The W.K. Kellogg Foundation released a study in 2012 showing that African-Americans give a larger share of their income to charities than any other group. Tracey Webb, founder of The Black Benefactors and BlackGivesBack.com, talks to host Michel Martin about African-American philanthropy.
For years, there have been hints that adding cinnamon to your diet can help control blood sugar. And a recent spat of studies adds to the evidence that the effect is real. But if you want to incorporate more of this aromatic spice in your diet, the variety may matter.
This year's 11 top-grossing films starring black actors and by black directors almost doubles the number of last year's slate of comparable films. Industry watchers say Hollywood needs a stronger infrastructure of support for black filmmakers to sustain this level of racial diversity on and off the screen.
Poet Federico Garcia Lorca's life was cut short during the Spanish Civil War, but he left behind a rich legacy of poetry and drama. Reviewer Juan Vidal says the best poetry in translation to come out this year is a new collection of Lorca's verse, translated by writers who were deeply influenced by him.
This year was lauded by many news outlets as an incredible year for black films. CNN heralded "Hollywood's African-American Renaissance;" The New York Times called 2013 a "a breakout year for black films." Shani Hilton, deputy editor-in-chief of BuzzFeed, talks to NPR's Arun Rath about why she think those assertions are overstated.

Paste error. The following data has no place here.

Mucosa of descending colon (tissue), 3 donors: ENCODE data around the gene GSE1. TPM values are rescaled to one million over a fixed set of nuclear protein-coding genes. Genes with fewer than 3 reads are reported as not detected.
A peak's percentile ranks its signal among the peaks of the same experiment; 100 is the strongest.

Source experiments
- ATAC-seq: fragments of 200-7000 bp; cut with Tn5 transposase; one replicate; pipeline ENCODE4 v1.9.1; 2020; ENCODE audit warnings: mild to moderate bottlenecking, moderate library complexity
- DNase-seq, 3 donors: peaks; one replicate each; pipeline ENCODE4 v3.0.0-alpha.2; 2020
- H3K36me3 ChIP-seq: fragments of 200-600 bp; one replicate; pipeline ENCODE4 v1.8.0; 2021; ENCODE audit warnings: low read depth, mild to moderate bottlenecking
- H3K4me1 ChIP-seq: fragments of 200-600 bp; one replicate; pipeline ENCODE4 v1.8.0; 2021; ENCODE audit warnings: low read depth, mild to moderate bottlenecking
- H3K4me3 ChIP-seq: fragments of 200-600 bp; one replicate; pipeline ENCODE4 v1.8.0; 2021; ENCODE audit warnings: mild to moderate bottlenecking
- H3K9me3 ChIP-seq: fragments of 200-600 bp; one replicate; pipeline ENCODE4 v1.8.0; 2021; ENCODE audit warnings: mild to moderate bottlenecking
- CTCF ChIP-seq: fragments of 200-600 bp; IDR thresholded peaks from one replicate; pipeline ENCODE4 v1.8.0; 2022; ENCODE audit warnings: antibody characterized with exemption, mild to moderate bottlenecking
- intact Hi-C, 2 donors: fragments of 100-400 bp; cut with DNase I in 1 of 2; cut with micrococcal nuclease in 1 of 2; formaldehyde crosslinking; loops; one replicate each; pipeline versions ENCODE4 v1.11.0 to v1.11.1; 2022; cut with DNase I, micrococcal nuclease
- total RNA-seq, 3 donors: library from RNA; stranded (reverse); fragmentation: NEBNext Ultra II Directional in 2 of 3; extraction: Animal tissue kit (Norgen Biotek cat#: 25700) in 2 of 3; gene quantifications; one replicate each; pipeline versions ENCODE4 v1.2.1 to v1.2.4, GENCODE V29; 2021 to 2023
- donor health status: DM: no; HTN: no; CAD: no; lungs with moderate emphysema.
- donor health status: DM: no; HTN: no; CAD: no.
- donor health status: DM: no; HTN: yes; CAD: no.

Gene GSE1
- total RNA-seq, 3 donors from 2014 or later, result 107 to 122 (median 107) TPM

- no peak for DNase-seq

When author Chris Abani was a boy, he was miserable at Catholic seminary and he felt like an outsider in his own family. One summer break, at home in Afikpo, he discovered James Baldwin's Giovanni's Room. The tragic, taboo love story made young Abani feel that at last he'd found someone who understood how out of place he felt in his own life.
Miss Havisham is one of Charles Dickens' most enduring characters. She appears in Great Expectations as an eccentric recluse, jilted at the altar years ago, who still wears her wedding gown and presides over a rotting feast. In his new novel, Ronald Frame imagines the kind of life that would have created such a woman.
Is that a cross? A ship with a figurehead? It's only human to wonder what the future will hold, especially on the threshold of a new year. In one German tradition, fortune-seekers drop molten lead into cold water — then it's anyone's guess what the strange shapes portend.
This Week's Must Read, our topical book recommendation series, usually focuses on events in the news. But today, with an eye on the dropping thermometer, book critic Parul Sehgal suggests a seasonal text. Kenneth Grahame's classic children's novel offers a cozy, eccentric depiction of winter — perfect for curling up with as the snow comes down.
In 1979, Gary Shteyngart's family moved from Leningrad to Queens. Three decades later, he wrote a memoir about growing up in a Russian immigrant family in New York. Reviewer Meg Wolitzer says the book is full of rich, gratifying writing as well as pride, exuberance and sophisticated humor.